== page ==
It looks like the folk over at Lucid have decided to go with the Freemium model by offering Lucid 3.3 as a free download, while their feature rich flagship 3.5 version is available as a fully supported paid download. I think this is a brilliant move on their part and will see much more widespread adoption of their software. For more information see their announcement.
Whoohoo – upgraded to Karmic (ubuntu 9.10 (pronouced nine point ten not, one), and I can get the latest eclipse (3.51) by doing a:
sudo apt-get install eclipse
But what about all those eclipse plugins I hear you say – has anybody gone to the trouble of packaging them?
Thanks to Yogarine you can now do this:
Here’s the line to add to your software sources list:
deb http://ppa.launchpad.net/yogarine/eclipse/ubuntu karmic main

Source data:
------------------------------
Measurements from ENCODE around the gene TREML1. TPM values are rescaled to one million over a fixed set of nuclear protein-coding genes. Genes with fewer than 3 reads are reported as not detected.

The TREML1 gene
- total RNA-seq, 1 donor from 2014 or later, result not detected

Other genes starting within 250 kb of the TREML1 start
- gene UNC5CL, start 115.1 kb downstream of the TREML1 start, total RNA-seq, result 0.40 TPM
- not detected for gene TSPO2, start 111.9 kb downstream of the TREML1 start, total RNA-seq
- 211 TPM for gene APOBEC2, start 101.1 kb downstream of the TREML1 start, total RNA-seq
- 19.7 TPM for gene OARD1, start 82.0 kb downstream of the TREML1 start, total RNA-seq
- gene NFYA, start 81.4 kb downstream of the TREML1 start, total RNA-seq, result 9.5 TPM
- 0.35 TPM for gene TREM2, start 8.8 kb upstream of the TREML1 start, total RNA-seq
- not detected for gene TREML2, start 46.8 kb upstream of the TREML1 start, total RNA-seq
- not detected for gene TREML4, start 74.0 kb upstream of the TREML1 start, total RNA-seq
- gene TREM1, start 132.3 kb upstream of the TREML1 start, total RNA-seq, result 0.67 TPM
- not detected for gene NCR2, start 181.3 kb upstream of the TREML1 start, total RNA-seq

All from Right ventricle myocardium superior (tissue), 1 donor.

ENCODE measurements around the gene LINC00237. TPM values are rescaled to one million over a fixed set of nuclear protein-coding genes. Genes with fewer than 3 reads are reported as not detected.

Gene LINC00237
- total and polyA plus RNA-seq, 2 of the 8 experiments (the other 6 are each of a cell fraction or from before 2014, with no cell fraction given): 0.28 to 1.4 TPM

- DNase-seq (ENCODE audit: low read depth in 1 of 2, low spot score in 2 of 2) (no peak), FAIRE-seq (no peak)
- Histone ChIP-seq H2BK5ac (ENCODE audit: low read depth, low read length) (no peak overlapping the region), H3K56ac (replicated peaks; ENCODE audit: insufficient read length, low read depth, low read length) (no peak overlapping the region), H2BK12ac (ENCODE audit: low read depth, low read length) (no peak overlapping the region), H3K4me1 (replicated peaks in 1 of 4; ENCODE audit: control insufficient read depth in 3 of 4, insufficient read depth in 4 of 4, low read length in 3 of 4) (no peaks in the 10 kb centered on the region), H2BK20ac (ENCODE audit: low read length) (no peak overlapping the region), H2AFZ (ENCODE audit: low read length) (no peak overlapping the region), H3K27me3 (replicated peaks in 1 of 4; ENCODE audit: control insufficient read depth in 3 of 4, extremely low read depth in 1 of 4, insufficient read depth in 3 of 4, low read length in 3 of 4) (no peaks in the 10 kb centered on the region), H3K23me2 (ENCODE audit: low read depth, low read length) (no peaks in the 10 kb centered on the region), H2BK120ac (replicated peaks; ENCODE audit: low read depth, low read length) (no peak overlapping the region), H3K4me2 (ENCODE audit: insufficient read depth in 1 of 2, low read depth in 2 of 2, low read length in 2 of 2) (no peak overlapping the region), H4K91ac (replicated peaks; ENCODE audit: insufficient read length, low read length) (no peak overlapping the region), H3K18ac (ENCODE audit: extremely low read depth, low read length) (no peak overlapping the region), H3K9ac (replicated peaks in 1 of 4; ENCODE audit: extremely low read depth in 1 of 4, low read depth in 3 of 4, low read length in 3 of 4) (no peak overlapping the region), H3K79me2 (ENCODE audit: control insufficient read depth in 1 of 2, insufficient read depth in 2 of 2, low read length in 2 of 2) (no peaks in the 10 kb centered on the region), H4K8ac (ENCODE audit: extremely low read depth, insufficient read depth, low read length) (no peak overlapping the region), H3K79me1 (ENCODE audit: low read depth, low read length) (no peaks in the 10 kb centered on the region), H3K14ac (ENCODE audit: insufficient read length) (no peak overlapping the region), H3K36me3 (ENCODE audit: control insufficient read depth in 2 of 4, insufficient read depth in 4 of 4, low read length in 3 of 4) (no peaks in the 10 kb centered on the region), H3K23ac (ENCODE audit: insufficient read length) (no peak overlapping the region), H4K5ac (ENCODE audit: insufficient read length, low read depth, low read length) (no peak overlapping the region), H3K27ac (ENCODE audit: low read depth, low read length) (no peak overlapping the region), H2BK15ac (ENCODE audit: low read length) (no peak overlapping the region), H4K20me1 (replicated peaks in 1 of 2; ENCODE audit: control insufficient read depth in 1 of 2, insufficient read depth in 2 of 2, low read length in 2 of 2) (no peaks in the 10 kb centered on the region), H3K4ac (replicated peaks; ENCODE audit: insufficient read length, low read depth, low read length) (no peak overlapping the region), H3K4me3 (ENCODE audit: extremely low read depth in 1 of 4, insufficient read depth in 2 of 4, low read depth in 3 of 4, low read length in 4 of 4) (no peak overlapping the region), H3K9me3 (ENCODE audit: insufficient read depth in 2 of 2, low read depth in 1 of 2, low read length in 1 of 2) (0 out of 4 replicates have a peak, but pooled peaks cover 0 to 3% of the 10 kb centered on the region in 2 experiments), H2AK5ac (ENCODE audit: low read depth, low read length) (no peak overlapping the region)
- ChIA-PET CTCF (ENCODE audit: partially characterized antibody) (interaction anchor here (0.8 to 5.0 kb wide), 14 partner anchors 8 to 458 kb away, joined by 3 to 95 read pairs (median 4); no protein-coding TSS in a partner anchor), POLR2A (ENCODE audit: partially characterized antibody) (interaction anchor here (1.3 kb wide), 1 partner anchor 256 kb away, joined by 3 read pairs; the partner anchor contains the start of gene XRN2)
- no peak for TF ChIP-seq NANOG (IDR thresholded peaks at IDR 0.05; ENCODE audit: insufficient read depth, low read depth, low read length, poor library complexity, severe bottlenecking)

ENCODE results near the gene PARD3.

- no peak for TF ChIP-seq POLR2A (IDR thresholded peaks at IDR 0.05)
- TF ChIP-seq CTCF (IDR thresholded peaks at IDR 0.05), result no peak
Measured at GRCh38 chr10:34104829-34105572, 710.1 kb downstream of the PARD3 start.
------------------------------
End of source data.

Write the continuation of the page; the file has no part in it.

And then run the following on the terminal to add my gpg key:
wget http://www2.yogarine.com/eclipse-ppa.key -O- | sudo apt-key add - && sudo apt-get update
Update: Now according to Zoresvit in #1 below – it’s as easy as:
sudo add-apt-repository ppa:yogarine/eclipse/ubuntu
Now you can install the Eclipse plugins like you would any other application in Ubuntu, e.g.:
sudo apt-get install eclipse-pdt eclipse-subclipse
And hey presto you have an IDE that can develop drupal modules without too much hassle.
Just heard that the next version of OS-X (Snow Leopard) is going to support using the GPU for number crunching tasks. It’d be absolutely awesome if ubuntu could do this too.
Now that OpenCL 1.0 is final, prioritising support would not only inspire developers to use linux, but also prove that we have the development toolkits, guts and motivation to compete against OSX Snow Leopard and Windows 7. If we don’t support it rapidly, we will only fall further behind OSX, especially since it will give their developers extra time to utilise it properly (we shouldn’t be waiting until its already popular). The faster we get this implemented, the quicker developers can use it, and the faster Ubuntu will be!